Social Security Disability Is Different But Important
As a long term disability attorney, I am often asked how Social Security disability benefits will impact an award long term disability (LTD) benefits. Sometimes, people are confused and think that an award of Social Security disability means you will be automatically approved for LTD benefits.
They may ask: "Can I be denied LTD benefits if I was approved Social Security Disability?"
The answer is: Yes, you can be denied LTD benefits after an award of Social Security disability. Unfortunately, many are. An award of Social Security disability benefits does not guarantee that you qualify for or will be awarded long-term disability benefits. The reason is that the language of long-term disability insurance policies and the requirements for receiving LTD benefits are different than those in the laws governing Social Security disability.
However, this does not mean that an award of Social Security disability is insignificant. By being awarded Social Security disability benefits, your status as a disabled individual has been validated by a governmental entity, even if the definition of disability or the requirements in that law are different.
Long-term disability insurance companies still may deny your benefits, but the law usually prevents your LTD insurer from completely ignoring this fact.
Most LTD Policies Contain an Off-Setting Provision
While an award of Social Security disability can have an immediate positive financial impact, most long-term disability insurance policies have a "offsetting provision." This provision states that income received from other sources can be used to offset what your long-term disability insurer will pay you. Social Security disability income is always included as one of those other sources of payment.
The way this works is as follows:
Assume that your long-term disability insurance company (Hartford, Unum, Aetna, Etc.) are paying you $3,000 per month before you are awarded Social Security disability benefits. Later, you receive a letter from Social Security saying that you have been awarded back benefits (also called a "retroactive award") in the amount of $1,000 per month for the last six (6) months. As a result, you receive a check from Social Security in the amount of $6,000 for the past six months, and you begin to receive a monthly check from Social Security in the amount of $1,000.
Under most LTD policies, the off-setting provision will kick in and reduce the amount of the LTD benefits by the amount of the new Social Security disability benefits. As a result, you will now only receive $2,000 per month from your long-term disability policy. This is because the original $3,000 is reduced by the $1,000 you are now receiving from Social Security. Your net income remains at $3,000.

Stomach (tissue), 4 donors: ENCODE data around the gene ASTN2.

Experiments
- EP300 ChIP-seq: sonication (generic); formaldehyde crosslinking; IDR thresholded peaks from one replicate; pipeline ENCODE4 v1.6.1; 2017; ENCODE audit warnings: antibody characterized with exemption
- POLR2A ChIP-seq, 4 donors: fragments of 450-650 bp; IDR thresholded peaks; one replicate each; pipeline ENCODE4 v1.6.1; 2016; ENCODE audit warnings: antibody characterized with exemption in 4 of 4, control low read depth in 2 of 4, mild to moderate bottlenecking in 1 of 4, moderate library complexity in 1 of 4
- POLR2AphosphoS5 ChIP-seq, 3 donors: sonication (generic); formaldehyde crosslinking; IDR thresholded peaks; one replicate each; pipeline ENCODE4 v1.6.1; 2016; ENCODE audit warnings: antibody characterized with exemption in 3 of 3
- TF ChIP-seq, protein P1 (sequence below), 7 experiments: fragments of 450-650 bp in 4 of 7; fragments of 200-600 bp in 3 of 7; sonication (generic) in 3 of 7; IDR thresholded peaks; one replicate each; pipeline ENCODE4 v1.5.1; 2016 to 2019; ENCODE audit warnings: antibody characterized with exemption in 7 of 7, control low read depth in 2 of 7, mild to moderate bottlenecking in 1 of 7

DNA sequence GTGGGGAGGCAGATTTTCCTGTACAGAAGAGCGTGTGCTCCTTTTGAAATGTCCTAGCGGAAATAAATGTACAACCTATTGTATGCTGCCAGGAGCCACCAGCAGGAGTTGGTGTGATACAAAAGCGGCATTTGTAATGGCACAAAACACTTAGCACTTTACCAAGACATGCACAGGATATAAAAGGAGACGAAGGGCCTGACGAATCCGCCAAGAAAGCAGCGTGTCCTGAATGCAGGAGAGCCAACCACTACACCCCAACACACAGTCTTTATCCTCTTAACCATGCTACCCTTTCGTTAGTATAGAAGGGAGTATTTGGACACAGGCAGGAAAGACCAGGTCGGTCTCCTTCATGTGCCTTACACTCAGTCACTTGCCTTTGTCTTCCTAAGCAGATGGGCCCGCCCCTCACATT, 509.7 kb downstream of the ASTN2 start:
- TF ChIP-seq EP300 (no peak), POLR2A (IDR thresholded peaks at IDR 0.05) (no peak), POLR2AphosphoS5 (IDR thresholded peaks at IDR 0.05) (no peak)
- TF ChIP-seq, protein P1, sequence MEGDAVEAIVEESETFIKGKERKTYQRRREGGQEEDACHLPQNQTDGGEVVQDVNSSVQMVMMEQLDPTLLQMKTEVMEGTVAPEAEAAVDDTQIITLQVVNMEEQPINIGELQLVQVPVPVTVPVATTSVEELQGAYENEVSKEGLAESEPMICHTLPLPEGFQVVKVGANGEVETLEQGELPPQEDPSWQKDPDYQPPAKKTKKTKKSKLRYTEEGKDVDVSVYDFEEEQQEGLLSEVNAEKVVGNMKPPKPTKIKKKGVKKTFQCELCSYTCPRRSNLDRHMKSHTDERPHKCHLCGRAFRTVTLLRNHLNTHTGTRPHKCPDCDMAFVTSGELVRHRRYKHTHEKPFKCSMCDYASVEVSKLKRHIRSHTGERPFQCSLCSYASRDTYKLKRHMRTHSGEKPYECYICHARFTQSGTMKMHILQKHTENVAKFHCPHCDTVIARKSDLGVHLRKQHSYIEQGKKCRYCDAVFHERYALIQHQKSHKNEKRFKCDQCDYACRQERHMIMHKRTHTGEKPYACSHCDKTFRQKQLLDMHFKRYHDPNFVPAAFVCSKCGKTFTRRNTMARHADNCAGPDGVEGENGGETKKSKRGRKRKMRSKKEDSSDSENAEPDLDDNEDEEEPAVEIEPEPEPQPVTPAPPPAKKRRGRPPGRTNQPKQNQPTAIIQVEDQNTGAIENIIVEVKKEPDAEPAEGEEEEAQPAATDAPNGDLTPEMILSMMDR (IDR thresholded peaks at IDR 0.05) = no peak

This is not a bad thing because your income is now diversified and coming from two independent sources. As a result, if your long-term disability insurance cuts off payments in the future, you will still be able to receive Social Security disability income.
Be Careful With Retroactive Payments
What about the $6,000 in back benefits? Should you spend this money?
The answer almost always is: No!
However, you should be very careful with the back benefits payment that you receive from Social Security. The off-setting reduction in your LTD policy will likely also apply to any LTD benefits you previously received during the retroactive award period.
In simple terms, the award of back benefits from Social Security means that your insurer should have been paying you less each month for the last six months. Your long-term disability insurer will likely send you a bill for that amount, and you will owe that money back to your long-term disability insurance company.
So, if you receive an award of Social Security disability back benefits, do not spend that check. It is very likely you will owe most, if not all of it, to your long-term disability insurer.
Still Have Questions? Call Our Kansas City Long Term Disability Attorney
The issues surrounding denials and appeals of long-term disability and the impact of an award of Social Security disability can be complicated, but an experienced long-term disability attorney can help. If you have a long-term disability denial, here’s what you should do right now:
2. Download our free guidebook for long-term disability appeals, Danger: Proceed at Your Own Risk, which is packed with helpful tips and concrete steps on how to file an appeal.
3. Call us at 816-203-0143 or fill out the form below. But don't wait until after you file your appeal. If you already filed your appeal, we can only be able to help if your policy allows a second appeal. Most policies don’t allow for that so don't risk it -- contact our Kansas City long-term disability insurance lawyer today.